Laura Richardson, a marine biologist at the University of Exeter, found that the warming of the oceans which bleaches coral, reduces the number of species living on the reef. The fish are affected by extreme heat stress themselves or by the loss of coral cover.
The Great Barrier Reef is home to over 1,500 species of fish including clownfish, parrotfish and lion fish. Many make their homes on the reef or seek cover in the coral.
But a survey of fish of 16 reefs off Lizard Island, in the northern section of the Great Barrier Reef, found a reduction in fish diversity after the 2016 mass bleaching of the coral, caused by a global heatwave.
The research found that in different coral reefs, the 2016 bleaching event caused reductions of some reef fish species, such as small-bodied damsel fish and cardinal fish which can be highly dependent on live branching coral for their survival on the reef.
The changes in fish communities over the bleaching period, caused a homogenisation, or loss of biodiversity, among the different reefs, causing them to appear more similar.
The study, conducted by researchers at the University of Exeter, Australian Research Council Centre of Excellence for Coral Reef Studies and Lancaster University, found that some fish, such as small-bodied species that are dependent on particular corals for shelter, were more sensitive to severe heat-stress and disturbance due to coral-bleaching than others.
Following the bleaching event, researchers recorded a sharp drop in the diversity of fish communities as the mix or species changed. This was likely due to the mortality of some fishes and migration of others in search of undisturbed reefs.
Fish that are highly dependent on live branching corals for refuge declined the most, as live branching coral tissue was lost.
“The widespread impacts of heat stress on corals have been the subject of much discussion both within and outside the research community. We are learning that some corals are more sensitive to heat-stress than others, but reef fishes also vary in their response to these disturbances,” said lead author Ms Richardson, a researcher at the University of Exeter.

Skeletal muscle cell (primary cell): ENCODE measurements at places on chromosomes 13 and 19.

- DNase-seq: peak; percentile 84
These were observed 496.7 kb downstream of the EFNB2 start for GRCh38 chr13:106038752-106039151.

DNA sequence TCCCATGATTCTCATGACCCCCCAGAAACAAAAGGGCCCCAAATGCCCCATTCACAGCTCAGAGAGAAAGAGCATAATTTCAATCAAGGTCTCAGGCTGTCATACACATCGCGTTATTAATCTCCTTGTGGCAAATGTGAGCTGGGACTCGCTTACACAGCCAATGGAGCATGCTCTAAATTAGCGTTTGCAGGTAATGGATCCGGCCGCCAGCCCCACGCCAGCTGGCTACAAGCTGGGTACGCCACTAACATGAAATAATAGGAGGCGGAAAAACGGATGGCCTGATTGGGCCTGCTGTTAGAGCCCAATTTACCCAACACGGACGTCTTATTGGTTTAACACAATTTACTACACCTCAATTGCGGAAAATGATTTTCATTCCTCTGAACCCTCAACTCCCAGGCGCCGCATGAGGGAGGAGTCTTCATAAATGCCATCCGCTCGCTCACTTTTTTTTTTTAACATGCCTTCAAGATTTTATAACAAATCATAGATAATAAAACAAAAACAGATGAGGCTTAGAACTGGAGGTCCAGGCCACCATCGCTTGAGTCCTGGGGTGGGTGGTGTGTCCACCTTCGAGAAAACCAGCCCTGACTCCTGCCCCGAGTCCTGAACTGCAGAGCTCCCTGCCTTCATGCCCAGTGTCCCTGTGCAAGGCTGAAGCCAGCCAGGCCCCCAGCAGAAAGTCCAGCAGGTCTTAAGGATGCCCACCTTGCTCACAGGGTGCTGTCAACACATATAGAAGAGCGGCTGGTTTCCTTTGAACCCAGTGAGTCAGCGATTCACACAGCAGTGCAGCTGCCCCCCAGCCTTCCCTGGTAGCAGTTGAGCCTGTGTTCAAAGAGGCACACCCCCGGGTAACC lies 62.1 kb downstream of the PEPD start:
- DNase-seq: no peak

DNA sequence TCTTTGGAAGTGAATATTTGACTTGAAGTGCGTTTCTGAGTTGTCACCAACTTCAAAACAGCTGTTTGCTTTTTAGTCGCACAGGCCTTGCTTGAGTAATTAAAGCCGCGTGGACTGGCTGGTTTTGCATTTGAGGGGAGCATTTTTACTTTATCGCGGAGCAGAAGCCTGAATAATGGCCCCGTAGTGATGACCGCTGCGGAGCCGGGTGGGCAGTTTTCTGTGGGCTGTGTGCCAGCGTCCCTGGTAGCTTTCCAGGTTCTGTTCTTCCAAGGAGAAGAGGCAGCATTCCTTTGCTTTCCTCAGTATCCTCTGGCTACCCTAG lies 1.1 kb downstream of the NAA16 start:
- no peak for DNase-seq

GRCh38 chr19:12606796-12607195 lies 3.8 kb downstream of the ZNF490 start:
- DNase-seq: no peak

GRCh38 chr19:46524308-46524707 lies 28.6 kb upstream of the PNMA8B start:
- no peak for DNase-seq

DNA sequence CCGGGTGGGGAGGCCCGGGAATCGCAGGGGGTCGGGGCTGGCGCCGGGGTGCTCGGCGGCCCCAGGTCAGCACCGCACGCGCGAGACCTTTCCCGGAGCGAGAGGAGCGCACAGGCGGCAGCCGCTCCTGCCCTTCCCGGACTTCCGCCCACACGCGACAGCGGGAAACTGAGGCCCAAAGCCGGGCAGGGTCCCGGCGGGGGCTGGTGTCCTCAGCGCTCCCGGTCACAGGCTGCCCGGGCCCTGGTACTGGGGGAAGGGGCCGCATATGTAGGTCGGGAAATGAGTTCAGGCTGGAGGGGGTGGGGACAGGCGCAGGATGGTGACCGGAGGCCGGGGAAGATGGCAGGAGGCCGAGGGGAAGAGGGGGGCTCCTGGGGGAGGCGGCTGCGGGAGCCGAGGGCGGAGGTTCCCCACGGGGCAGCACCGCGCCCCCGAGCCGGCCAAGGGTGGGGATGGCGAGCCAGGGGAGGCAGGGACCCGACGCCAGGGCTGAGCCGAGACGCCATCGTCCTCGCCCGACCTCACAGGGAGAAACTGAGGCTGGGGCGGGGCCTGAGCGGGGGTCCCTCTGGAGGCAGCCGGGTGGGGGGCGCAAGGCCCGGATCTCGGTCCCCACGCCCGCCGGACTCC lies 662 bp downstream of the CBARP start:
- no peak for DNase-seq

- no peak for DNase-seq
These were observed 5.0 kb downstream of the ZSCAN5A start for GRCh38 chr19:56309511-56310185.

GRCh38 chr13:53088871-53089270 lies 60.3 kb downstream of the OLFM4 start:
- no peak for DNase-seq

Global climate change is warming the oceans, with extreme temperatures, or thermal anomalies causing tropical corals to bleach and often die.
During periods of extreme heat-stress, the corals expel the friendly micro-algae living in their cells that give them their colour, leaving behind stark white corals.
Reef fishes depend on corals for food and shelter, but some fish are more sensitive than others to heat-stress, and also to the loss of live coral habitat.
“Fish assemblages are significantly impacted by loss of coral cover as a result of bleaching events, and some fishes are more sensitive than others,” said co-author Prof Nick Graham of Lancaster University.
“Prior to the 2016 mass bleaching event, we observed significant variation in the number of fish species, total fish abundance and functional diversity among different fish communities. Six months after the bleaching event, however, this variation was almost entirely lost,” said co-author Dr Andrew Hoey of ARC Centre of Excellence for Coral Reef Studies at James Cook University.
“Also known as ‘biotic homogenisation,’ this tendency towards individual and community similarity is increasingly considered one of the most pressing, but largely unrecognised, biodiversity crises faced globally.”
Source : University of Exeter